The 19-day voyage provides participants, all with backgrounds in science, technology, engineering, mathematics, and medicine (STEMM), with a first-hand experience of one of the earth’s most precious ecosystems
An expedition of 188 women from all over the world is setting sail to Antarctica in November, on a collaborative mission to promote the long-term sustainability of the planet. With representatives from South Africa, Kenya and Zimbabwe, the 19-day voyage provides participants, all with backgrounds in science, technology, engineering, mathematics, and medicine (STEMM), with a first-hand experience of one of the earth’s most precious ecosystems, as they leverage their expertise to improve research and legislation.
“The adventure these women are about to embark on will give them an unparalleled view of one of the most remote locations on the planet. Antarctica not only provides early warnings of climate change – it also represents the fragility of our natural world, and why we need to protect it. We are excited to see how each person takes on this life-changing journey, and translates their learnings into actions,” says Pamela Sutton-Legaud, CEO of Homeward Bound, the global leadership initiative leading the voyage.
Departing on two voyages from Argentina, the cohort comprises women from 25 countries. The local cohort are already using their positions to pioneer change for a more sustainable future, and to increase gender equality in the STEMM sector.
From South Africa:
Gina Ziervogel is the Director of the African Climate and Development Initiative (ACDI), and an Associate Professor at the University of Cape Town in the Department of Environmental and Geographical Science.
Nirvani Dhevcharran is the Chief Technology Officer at the Foschini Group, and a board member of the Oprah Winfrey Academy for Girls.
Philista Malaki is a Research Scientist at the National Museums of Kenya, whose main interests are biodiversity conservation management and avian research.
Moreangels Muchaneta Mbizah is the Founder and Executive Director of Wildlife Conservation Action. She obtained her PhD in Zoology from the University of Oxford and strongly focuses on the intersections between conservation and community development.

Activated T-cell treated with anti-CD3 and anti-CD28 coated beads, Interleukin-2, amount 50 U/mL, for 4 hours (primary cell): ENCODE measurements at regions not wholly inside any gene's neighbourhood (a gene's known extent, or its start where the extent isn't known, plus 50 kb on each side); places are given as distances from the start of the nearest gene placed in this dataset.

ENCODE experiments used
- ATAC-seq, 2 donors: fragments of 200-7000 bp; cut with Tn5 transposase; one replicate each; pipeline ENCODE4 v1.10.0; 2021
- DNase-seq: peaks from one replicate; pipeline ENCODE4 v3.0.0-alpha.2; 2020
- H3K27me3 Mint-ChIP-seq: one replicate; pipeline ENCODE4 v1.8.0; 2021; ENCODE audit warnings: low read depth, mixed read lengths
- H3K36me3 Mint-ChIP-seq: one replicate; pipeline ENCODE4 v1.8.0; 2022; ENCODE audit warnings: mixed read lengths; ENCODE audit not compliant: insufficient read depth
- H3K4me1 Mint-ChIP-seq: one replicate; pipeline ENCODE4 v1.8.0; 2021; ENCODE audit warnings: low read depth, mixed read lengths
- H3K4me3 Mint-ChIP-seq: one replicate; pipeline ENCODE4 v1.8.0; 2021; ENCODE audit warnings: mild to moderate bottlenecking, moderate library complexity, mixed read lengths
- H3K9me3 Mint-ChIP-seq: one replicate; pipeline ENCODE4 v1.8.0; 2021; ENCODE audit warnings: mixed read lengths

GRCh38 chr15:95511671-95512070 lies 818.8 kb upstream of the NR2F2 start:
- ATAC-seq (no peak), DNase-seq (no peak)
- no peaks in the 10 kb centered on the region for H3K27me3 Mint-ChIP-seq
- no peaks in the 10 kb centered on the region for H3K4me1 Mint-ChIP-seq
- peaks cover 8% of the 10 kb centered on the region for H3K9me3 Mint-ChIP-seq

“More than 50% percent of women in technology roles leave the industry before they turn 35. We exist to enable more women within this sector, by helping them harness the tools they need to excel in their industries – particularly in the fight for the sustainability of our planet. History and research also show that women and young girls in developing countries are the most negatively affected by climate change-related instances. The world needs to create a space for their ideas to be heard, as the drastic effects of climate change become more apparent globally,” says Sutton-Legaud.
Homeward Bound’s overall mission is to empower 10 000 women with a background in STEMM to lead, influence, collaborate and contribute to policy and decision-making towards a more sustainable future by 2036. Leading up to the departure, the women are immersed in a 12-month virtual leadership programme, to develop their leadership and strategic capabilities. On the voyage itself, they will be involved in continuous learning, during lectures, workshops, and networking sessions, all designed to help them harness their individual leadership skill sets in the fight for change and global sustainability.
“As this group embarks on this epic journey, they remind us that women in STEMM are not just the key to understanding our planet’s challenges; they are the architects of its solutions. Together, they inspire a global effort towards a more equal leadership landscape, and a more sustainable future for our world,” says Sutton-Legaud.
The first voyage (The Ushuaia) embarks on 3 November, from Ushuaia, Argentina, and the second (The Island Sky) embarks on 12 November from Puerto Madryn, also in Argentina. For more information about the cohort, and the organisation, visit www.HomewardBoundProjects.com.au.